Friday, March 20, 2009

Free long as your funders approve what you are saying

Have you ever had a grant rescinded? How about, have you ever had a grant or donation rescinded because of something your organization took a position on?

Well, the National Committee for Responsive Philanthropy (NCRP) knows what its like. The California Wellness Foundation disagreed with the NCRP's recent report that said foundations should have half of their gifts go to "poor and other disadvantaged people", so the foundation cancelled their membership and sent a letter asking for their $10,000 grant back.

This brings up two totally unrelated, but important issues: should nonprofits be "punished" for taking positions on issues and should 50% of foundation money go towards poor and disadvantaged people?

My thoughts are that foundations (or donors for that matter) shouldn't be able to take back a gift unless it was misused - which wasn't the case here. If a donor or foundation gives a general gift, then that money is used however the nonprofit deems appropriate. Unless the nonprofit significant changes its mission immediately after the donation takes place, I don't think gifts should be able to be rescinded.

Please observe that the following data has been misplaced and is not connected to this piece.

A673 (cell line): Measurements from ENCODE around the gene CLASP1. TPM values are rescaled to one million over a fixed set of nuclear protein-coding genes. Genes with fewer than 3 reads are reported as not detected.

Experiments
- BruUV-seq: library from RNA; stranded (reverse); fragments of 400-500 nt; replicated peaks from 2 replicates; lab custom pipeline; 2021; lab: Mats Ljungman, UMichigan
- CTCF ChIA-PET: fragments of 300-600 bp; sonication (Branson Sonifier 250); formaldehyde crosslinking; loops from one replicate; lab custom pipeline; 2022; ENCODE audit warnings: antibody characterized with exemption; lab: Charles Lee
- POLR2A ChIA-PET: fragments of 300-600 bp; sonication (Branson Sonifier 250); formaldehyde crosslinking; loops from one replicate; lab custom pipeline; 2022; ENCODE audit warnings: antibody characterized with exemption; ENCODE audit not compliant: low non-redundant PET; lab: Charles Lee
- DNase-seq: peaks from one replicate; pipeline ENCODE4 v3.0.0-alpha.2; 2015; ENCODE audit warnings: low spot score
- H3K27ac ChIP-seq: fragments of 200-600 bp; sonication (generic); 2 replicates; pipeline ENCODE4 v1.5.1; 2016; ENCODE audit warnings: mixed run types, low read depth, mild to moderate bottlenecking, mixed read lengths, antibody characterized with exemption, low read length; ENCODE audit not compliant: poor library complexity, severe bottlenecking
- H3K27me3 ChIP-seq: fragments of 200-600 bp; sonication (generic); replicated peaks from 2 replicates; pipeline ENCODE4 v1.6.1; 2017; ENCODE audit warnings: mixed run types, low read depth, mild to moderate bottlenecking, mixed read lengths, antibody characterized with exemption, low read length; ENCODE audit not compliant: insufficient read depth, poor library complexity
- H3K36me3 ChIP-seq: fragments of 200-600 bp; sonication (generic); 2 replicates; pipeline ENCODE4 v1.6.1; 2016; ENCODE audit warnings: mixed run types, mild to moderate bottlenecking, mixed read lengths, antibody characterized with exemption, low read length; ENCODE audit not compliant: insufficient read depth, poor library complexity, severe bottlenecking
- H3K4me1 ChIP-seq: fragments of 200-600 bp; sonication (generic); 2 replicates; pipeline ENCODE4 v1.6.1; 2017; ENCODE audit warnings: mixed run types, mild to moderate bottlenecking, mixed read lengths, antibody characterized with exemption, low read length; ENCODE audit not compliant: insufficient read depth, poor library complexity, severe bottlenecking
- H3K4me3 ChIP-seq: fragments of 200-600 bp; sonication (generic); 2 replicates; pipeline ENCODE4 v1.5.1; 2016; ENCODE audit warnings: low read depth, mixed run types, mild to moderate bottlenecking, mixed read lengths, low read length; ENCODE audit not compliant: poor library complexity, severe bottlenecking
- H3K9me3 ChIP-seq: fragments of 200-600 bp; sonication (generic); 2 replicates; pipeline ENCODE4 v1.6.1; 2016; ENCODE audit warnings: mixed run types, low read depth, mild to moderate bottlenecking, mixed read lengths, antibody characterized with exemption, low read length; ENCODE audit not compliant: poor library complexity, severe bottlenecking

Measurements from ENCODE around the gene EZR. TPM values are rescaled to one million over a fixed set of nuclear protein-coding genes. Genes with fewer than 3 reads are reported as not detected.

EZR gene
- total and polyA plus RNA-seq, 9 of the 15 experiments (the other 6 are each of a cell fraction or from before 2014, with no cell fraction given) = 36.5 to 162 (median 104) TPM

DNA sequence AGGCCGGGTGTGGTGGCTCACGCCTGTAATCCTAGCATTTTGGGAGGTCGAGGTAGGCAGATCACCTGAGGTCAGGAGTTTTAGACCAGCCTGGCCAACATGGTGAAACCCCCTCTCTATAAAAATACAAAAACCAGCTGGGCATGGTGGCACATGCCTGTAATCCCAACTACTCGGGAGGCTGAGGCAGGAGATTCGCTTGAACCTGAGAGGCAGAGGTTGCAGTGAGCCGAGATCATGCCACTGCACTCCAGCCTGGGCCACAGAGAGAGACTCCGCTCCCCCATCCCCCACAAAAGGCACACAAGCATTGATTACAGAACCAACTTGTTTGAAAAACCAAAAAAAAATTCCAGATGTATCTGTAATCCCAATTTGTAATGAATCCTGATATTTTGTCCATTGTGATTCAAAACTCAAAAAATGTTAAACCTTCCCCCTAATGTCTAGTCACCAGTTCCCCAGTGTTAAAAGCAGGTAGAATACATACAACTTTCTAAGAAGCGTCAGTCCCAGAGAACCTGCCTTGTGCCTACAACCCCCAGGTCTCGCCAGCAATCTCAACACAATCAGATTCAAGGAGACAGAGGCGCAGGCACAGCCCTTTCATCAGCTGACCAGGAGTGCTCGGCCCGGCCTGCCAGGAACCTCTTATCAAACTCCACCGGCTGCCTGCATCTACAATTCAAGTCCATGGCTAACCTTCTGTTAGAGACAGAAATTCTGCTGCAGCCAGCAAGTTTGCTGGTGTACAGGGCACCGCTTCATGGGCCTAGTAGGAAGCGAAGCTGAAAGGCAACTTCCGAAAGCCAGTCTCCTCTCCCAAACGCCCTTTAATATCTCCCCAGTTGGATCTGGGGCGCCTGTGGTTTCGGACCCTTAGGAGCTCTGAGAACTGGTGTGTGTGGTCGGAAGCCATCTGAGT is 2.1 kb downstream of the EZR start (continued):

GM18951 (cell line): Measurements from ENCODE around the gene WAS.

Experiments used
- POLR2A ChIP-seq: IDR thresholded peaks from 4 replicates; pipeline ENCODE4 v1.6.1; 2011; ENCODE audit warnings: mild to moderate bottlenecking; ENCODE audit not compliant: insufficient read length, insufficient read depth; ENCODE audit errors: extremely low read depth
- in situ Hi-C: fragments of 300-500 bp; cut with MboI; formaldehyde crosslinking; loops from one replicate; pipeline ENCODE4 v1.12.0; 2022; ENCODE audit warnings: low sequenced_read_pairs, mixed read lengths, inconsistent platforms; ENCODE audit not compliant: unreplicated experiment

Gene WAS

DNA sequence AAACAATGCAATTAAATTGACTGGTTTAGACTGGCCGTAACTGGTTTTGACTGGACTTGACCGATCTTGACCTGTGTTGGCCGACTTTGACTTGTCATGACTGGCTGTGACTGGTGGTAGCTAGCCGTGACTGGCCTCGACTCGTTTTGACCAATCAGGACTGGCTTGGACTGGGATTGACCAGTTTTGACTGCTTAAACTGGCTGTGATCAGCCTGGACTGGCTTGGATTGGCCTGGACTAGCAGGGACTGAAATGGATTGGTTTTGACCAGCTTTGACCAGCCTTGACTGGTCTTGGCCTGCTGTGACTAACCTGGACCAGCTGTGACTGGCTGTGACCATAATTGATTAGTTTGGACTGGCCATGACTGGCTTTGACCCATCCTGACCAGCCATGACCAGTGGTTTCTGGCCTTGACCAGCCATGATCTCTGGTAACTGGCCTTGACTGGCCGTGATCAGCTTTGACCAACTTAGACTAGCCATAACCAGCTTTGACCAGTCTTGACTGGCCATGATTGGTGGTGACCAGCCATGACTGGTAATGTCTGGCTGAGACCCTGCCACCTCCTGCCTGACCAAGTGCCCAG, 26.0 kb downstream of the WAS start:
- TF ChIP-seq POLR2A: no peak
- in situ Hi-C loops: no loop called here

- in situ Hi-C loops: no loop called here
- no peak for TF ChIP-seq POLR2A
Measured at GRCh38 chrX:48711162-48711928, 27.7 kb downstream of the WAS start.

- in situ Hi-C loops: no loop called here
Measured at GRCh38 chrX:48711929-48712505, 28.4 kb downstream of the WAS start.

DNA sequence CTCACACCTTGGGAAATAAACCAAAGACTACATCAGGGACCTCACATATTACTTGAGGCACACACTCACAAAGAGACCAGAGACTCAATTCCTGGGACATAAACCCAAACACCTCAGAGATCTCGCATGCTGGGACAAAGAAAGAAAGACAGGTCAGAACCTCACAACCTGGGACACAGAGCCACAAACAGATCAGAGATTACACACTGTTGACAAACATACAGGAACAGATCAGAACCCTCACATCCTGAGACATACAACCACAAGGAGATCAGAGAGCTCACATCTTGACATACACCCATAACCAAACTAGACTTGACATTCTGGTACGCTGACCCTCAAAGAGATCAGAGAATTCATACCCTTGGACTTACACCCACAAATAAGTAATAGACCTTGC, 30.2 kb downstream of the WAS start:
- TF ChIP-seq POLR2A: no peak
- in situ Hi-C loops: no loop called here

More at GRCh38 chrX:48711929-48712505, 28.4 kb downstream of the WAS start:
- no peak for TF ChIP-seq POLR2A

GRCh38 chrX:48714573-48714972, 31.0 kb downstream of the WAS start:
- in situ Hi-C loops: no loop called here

As for the 50% of grants going towards poor and disadvantaged people, I think that since there are many important causes no foundation should be expected to give a percentage of their gifts towards a cause that others deem to be the most important. Is helping the poor and disadvantaged an important cause? Yes. But so is the environment and cancer research and education (you get my point). Which cause is the most important is subjective - it depends on who you ask. Foundations should be able to give their money to whatever cause they want to. It's their money.

Read the full article "Foundation Rescinds Grant to Watchdog Group" in the Chronicle of Philanthropy.